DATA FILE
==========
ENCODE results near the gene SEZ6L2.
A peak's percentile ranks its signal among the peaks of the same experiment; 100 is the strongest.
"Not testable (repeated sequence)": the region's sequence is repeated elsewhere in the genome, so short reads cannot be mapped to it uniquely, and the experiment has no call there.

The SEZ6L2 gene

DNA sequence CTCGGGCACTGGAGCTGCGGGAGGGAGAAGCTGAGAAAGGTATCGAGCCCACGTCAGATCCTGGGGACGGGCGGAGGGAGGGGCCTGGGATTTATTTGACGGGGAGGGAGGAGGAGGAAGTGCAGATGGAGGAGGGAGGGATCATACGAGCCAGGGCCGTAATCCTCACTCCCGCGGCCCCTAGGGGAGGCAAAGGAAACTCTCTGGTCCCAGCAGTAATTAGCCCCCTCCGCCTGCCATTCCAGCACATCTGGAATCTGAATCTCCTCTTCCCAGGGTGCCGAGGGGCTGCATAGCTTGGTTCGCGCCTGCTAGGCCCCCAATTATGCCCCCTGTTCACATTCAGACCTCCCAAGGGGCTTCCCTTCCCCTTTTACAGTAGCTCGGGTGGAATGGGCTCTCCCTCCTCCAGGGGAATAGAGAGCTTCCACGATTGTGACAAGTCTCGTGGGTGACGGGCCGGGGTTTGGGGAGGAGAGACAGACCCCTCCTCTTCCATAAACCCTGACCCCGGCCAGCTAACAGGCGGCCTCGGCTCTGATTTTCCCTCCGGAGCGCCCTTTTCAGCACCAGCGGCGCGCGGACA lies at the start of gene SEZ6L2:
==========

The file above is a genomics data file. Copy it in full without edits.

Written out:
ENCODE results near the gene SEZ6L2.
A peak's percentile ranks its signal among the peaks of the same experiment; 100 is the strongest.
"Not testable (repeated sequence)": the region's sequence is repeated elsewhere in the genome, so short reads cannot be mapped to it uniquely, and the experiment has no call there.

The SEZ6L2 gene

DNA sequence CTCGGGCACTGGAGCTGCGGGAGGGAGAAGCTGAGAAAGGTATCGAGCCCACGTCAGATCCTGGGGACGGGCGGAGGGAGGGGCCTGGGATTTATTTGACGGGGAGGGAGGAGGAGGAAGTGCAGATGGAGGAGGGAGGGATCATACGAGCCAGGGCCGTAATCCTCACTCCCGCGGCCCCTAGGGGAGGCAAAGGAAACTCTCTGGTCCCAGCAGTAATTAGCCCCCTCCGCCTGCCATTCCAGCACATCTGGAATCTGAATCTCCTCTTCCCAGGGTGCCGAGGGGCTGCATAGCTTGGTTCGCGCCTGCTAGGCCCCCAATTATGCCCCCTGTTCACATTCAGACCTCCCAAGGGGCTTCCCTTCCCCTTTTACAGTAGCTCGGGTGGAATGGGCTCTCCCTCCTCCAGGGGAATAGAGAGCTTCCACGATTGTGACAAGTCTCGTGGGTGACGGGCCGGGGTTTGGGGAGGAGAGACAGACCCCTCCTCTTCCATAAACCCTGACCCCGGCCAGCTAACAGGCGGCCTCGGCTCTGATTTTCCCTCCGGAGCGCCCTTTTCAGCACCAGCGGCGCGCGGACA lies at the start of gene SEZ6L2: